Catherine Connors is a mother, writer and recovering academic who traded the lecture hall for the playroom and discovered that university students and preschoolers have much the same attention span. She still dips her toes into academic waters by writing the occasional scholarly article about the place of motherhood in Western philosophy, but mostly now she changes diapers and wipes noses and indulges in long reflections on whether Yo Gabba Gabba is a harbinger of the decline of western civilization. Oh, and she blogs: in addition to Bad Mother blogging at BeliefNet, she is, among other things, the author of HerBadMother.com, Managing Editor of MamaPop, moderator of Her Bad Mother’s Basement, co-founder and co-editor of WeCovet, Contributing Editor at BlogHer, and (deep breath) founder of and contributor to Canada Moms Blog. And in her spare time… oh, wait. She doesn’t have spare time. But she’s okay with that.
Yesterday, watching that helium balloon aircraft – that helium balloon aircraft that everyone thought had a child inside – float through the sky, I thought, there go all of my ambitions for my children to be fearless. There go stolen horses and gravity-defying stunts and building rockets in the backyard. There goes my daring.
Once the balloon was down, of course – and the whole thing revealed to be, possibly, a hoax – I was able to breathe again and to regain perspective. One can encourage fearlessness and daring in one’s children without being stupid, obviously. One can urge their children to build rockets – under supervision. One can hope that their children might leap atop horses and race across fields – once they’ve learned to ride. One can encourage adventuring and exploring and learning and testing and fun – and also teach caution and responsibility.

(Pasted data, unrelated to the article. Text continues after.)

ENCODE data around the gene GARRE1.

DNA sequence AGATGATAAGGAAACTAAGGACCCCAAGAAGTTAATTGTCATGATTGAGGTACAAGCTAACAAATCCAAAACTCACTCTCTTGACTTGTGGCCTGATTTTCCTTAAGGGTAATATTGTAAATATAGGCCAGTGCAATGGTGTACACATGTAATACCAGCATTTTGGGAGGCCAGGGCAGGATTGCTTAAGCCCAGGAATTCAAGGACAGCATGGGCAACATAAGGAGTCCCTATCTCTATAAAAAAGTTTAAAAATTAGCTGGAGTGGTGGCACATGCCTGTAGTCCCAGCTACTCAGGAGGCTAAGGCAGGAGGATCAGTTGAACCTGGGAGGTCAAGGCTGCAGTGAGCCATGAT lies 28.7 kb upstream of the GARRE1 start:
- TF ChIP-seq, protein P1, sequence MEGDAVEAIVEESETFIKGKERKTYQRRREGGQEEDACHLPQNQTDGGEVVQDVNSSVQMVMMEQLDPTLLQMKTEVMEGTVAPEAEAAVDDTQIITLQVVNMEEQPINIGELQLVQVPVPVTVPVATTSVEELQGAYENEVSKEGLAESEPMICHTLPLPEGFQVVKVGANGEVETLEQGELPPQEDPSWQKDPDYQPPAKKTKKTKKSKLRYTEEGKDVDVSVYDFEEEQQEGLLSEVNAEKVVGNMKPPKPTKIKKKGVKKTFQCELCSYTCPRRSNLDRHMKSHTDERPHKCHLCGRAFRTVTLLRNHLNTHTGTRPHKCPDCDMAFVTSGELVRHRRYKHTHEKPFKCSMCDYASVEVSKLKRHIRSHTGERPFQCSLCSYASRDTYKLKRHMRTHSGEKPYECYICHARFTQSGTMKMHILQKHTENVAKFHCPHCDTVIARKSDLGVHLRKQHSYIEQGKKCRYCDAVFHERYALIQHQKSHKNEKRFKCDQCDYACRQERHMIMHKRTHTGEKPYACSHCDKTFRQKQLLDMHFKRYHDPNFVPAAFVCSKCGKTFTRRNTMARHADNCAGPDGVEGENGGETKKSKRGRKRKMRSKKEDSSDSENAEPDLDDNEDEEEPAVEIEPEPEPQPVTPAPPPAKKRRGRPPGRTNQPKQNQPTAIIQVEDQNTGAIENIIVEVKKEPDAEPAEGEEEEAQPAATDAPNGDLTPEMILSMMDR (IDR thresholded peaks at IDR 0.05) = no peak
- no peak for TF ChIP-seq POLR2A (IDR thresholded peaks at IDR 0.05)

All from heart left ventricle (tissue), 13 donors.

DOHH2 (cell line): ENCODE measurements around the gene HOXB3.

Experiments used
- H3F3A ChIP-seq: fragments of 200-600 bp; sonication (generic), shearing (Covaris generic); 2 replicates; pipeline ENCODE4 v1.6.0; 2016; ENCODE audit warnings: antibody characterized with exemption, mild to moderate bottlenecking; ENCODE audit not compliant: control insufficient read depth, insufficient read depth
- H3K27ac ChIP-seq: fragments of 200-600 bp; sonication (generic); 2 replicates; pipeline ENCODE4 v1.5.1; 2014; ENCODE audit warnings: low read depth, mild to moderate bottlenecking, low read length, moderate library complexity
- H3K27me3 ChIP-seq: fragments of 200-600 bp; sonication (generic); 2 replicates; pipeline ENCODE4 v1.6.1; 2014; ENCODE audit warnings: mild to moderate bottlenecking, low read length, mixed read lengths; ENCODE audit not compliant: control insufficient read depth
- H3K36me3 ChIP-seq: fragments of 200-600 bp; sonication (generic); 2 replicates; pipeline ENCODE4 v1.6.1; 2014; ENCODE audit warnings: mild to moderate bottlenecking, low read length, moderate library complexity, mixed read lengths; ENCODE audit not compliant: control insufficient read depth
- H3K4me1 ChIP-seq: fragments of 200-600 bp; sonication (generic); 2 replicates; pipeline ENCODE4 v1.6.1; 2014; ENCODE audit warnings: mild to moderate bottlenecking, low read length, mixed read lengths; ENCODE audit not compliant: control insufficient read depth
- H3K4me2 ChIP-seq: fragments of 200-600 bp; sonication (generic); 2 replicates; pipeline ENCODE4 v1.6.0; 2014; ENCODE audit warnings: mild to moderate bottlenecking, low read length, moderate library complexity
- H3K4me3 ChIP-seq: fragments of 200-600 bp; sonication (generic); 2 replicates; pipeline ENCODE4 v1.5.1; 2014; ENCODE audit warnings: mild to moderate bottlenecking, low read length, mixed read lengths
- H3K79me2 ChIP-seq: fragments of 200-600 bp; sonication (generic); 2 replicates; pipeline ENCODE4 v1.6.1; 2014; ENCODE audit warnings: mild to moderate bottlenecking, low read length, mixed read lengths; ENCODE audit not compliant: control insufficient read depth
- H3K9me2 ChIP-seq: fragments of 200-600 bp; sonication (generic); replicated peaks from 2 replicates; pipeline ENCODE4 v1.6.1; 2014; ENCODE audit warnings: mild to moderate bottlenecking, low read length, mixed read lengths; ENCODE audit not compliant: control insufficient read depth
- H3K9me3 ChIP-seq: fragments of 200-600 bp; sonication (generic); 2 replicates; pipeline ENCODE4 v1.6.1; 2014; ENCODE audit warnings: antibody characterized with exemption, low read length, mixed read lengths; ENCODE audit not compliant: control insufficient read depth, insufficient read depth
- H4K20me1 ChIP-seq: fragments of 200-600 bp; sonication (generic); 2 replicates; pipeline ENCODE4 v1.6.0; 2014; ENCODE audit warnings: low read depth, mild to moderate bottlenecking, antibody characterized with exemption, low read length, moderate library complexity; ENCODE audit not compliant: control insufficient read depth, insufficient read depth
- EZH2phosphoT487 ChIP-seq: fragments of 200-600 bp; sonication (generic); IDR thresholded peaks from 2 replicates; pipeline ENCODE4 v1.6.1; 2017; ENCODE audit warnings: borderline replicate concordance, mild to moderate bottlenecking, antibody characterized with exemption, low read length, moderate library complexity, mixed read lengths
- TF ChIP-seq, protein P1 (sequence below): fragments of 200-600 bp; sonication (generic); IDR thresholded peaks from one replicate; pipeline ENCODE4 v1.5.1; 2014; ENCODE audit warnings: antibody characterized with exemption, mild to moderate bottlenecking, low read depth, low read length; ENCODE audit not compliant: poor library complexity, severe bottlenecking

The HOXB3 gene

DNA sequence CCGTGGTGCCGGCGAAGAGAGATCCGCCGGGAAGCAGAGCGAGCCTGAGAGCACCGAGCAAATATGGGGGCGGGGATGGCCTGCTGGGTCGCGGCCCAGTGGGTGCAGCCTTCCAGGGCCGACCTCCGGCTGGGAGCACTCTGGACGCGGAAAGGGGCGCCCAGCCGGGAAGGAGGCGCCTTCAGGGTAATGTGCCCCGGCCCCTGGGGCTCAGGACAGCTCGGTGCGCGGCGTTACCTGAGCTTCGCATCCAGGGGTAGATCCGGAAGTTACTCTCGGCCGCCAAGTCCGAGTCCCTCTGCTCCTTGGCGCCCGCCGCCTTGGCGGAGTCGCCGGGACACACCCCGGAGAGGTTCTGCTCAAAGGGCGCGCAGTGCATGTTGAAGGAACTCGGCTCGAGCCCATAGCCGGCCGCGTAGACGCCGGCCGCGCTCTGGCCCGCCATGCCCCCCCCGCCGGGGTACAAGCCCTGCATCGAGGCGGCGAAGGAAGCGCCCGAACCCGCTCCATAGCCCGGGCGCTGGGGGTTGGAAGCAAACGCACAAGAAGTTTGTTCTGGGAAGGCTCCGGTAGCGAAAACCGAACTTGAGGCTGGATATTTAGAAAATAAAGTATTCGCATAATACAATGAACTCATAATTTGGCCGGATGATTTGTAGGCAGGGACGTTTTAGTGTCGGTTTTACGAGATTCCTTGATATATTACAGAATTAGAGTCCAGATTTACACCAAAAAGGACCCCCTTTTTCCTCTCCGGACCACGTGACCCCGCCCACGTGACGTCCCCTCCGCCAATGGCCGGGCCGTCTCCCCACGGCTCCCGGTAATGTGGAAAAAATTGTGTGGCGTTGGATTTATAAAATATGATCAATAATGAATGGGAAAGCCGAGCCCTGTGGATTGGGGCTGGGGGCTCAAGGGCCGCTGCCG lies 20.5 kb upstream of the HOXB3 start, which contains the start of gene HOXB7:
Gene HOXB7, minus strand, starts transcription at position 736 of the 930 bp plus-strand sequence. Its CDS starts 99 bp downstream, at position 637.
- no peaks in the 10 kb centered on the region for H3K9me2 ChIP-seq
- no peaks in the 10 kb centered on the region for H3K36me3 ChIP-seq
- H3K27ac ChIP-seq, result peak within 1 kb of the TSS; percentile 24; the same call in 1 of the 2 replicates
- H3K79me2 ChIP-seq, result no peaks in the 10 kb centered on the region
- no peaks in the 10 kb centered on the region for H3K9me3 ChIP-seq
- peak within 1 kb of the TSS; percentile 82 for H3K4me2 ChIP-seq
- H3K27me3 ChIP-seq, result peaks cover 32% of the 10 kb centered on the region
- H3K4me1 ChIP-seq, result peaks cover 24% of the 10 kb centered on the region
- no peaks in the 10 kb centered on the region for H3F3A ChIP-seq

None of which, it seems, the Heene family did, although maybe I’m wrong. Whether it was a hoax or not, the unattended balloon, ready to take flight at just the tug of a rope by a six-year old’s hand, was a danger that the parents should never have allowed. Did they not think that their kids might explore said balloon? Or that someone else’s kids might do the same? Who builds a ready-to-go aircraft in their backyard and leaves it unattended? If pools are supposed to have fences, shouldn’t loaded helium balloon ships? (And if it was a hoax, as the interview below seems to suggest? PPHHBBBT. Those people are evil and stupid.)
But apparently this is precisely what we look for in television entertainment – excitement! danger! idiots! – because the Discovery Channel has apparently offered this family – again, the heads of which are either stupid or evil or both – a reality-show deal. For a show about – get this – “scientific family projects that you can do yourself at home”
What we can learn from this: go ahead, endanger your children’s lives! Exploit them to get attention! Do stupid, stupid things with helium balloons and make sure that the world is watching, because? SOMEONE WILL PAY YOU FOR THAT SH*T.
That ‘BOOM’ you just heard? Was no exploding helium balloon. That was my head.
Below, the interview in which Falcon Heene – the boy who was not in the balloon – says, ‘we did it for the show.’